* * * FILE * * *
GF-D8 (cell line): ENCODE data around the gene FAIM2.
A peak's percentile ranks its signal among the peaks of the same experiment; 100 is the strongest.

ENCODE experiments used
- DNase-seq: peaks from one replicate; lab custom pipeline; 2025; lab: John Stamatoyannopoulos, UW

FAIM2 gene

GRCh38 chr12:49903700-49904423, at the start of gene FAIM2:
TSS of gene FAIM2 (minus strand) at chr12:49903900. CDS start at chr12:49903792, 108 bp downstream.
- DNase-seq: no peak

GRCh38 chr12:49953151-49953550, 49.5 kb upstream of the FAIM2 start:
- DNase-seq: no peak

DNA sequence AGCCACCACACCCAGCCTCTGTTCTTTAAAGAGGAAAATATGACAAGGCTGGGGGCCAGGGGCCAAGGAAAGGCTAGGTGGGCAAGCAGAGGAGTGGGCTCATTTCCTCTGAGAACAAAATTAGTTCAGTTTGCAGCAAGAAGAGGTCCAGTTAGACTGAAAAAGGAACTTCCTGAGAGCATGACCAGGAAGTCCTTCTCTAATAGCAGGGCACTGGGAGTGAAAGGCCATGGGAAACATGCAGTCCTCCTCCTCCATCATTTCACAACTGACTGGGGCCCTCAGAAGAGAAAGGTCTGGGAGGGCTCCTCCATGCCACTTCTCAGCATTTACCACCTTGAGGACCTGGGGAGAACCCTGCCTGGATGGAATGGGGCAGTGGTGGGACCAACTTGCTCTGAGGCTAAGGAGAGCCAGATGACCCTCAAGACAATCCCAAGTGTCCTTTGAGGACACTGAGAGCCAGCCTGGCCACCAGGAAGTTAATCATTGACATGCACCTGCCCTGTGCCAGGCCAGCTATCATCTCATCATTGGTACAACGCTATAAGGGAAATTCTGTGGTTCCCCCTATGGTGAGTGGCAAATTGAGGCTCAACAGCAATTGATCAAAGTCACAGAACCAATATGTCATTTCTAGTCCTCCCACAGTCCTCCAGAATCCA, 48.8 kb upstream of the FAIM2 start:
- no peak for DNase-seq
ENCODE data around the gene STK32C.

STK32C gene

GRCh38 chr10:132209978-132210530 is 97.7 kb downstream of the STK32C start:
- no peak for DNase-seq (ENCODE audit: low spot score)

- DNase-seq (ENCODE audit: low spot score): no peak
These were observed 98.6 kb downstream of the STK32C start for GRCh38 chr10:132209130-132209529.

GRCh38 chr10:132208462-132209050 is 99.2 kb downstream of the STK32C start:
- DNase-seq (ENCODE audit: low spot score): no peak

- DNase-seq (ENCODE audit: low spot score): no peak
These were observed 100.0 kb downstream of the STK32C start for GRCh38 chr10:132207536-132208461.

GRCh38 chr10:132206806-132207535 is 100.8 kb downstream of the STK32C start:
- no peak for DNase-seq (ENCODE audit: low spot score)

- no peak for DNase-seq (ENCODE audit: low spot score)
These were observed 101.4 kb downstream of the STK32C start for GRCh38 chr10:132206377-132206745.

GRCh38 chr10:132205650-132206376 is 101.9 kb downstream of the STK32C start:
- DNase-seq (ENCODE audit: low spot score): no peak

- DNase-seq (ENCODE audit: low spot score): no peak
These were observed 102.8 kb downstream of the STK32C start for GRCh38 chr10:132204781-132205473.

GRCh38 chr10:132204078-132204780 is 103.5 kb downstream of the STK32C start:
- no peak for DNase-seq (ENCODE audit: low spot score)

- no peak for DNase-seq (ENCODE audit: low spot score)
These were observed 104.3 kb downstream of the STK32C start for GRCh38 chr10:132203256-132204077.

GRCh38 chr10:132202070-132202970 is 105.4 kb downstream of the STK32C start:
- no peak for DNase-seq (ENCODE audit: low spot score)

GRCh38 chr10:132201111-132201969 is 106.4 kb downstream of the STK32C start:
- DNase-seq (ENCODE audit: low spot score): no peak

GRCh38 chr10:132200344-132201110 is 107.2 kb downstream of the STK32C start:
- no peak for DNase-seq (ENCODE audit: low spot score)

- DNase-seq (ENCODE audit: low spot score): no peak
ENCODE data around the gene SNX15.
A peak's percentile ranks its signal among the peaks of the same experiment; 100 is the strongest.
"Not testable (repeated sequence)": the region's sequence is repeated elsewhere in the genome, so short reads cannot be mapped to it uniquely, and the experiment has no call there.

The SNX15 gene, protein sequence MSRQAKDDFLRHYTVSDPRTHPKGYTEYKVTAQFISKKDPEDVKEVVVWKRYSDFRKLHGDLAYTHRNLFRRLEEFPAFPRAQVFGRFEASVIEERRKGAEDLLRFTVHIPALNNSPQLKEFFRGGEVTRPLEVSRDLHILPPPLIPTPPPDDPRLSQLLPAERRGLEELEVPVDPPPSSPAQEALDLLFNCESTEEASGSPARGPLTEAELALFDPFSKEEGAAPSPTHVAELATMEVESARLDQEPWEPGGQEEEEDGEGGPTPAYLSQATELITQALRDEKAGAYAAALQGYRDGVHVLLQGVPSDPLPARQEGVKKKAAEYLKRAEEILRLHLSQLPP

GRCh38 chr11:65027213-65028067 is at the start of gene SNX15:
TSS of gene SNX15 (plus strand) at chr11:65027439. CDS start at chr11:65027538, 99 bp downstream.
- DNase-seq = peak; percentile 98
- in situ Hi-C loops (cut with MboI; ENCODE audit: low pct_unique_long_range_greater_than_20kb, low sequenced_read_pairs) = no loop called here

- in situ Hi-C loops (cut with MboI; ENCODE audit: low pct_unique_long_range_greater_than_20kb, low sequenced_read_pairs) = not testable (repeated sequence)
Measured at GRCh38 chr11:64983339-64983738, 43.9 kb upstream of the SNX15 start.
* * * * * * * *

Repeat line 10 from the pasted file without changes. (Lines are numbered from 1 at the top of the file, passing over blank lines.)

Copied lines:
- DNase-seq: no peak